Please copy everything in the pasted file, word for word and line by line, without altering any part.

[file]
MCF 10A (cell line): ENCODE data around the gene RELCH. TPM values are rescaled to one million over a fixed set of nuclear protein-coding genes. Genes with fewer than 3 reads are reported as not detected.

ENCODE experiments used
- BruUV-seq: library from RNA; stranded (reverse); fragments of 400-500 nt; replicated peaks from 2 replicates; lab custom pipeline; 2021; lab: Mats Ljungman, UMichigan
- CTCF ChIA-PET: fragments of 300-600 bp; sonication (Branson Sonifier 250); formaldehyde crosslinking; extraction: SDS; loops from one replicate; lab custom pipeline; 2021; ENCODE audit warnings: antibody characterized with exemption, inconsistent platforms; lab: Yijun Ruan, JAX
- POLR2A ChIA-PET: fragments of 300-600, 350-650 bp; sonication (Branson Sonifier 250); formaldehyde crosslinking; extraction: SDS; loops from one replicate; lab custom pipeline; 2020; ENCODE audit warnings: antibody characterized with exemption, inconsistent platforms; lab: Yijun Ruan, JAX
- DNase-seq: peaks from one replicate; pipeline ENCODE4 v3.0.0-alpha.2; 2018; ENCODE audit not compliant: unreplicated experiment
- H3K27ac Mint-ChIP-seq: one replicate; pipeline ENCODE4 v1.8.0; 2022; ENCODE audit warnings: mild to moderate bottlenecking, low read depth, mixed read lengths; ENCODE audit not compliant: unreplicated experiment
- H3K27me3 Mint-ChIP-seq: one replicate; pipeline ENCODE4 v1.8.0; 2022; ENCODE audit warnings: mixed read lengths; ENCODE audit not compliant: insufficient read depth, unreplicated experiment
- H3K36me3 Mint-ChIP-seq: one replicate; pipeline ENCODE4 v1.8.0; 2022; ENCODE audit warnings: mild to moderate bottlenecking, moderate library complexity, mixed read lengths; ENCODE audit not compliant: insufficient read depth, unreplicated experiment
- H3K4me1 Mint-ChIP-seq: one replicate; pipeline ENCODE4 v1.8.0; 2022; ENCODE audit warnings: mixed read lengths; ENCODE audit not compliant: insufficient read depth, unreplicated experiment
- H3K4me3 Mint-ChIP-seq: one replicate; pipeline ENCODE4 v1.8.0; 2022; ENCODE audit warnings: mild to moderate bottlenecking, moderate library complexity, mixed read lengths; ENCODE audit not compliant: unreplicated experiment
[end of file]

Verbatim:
MCF 10A (cell line): ENCODE data around the gene RELCH. TPM values are rescaled to one million over a fixed set of nuclear protein-coding genes. Genes with fewer than 3 reads are reported as not detected.

ENCODE experiments used
- BruUV-seq: library from RNA; stranded (reverse); fragments of 400-500 nt; replicated peaks from 2 replicates; lab custom pipeline; 2021; lab: Mats Ljungman, UMichigan
- CTCF ChIA-PET: fragments of 300-600 bp; sonication (Branson Sonifier 250); formaldehyde crosslinking; extraction: SDS; loops from one replicate; lab custom pipeline; 2021; ENCODE audit warnings: antibody characterized with exemption, inconsistent platforms; lab: Yijun Ruan, JAX
- POLR2A ChIA-PET: fragments of 300-600, 350-650 bp; sonication (Branson Sonifier 250); formaldehyde crosslinking; extraction: SDS; loops from one replicate; lab custom pipeline; 2020; ENCODE audit warnings: antibody characterized with exemption, inconsistent platforms; lab: Yijun Ruan, JAX
- DNase-seq: peaks from one replicate; pipeline ENCODE4 v3.0.0-alpha.2; 2018; ENCODE audit not compliant: unreplicated experiment
- H3K27ac Mint-ChIP-seq: one replicate; pipeline ENCODE4 v1.8.0; 2022; ENCODE audit warnings: mild to moderate bottlenecking, low read depth, mixed read lengths; ENCODE audit not compliant: unreplicated experiment
- H3K27me3 Mint-ChIP-seq: one replicate; pipeline ENCODE4 v1.8.0; 2022; ENCODE audit warnings: mixed read lengths; ENCODE audit not compliant: insufficient read depth, unreplicated experiment
- H3K36me3 Mint-ChIP-seq: one replicate; pipeline ENCODE4 v1.8.0; 2022; ENCODE audit warnings: mild to moderate bottlenecking, moderate library complexity, mixed read lengths; ENCODE audit not compliant: insufficient read depth, unreplicated experiment
- H3K4me1 Mint-ChIP-seq: one replicate; pipeline ENCODE4 v1.8.0; 2022; ENCODE audit warnings: mixed read lengths; ENCODE audit not compliant: insufficient read depth, unreplicated experiment
- H3K4me3 Mint-ChIP-seq: one replicate; pipeline ENCODE4 v1.8.0; 2022; ENCODE audit warnings: mild to moderate bottlenecking, moderate library complexity, mixed read lengths; ENCODE audit not compliant: unreplicated experiment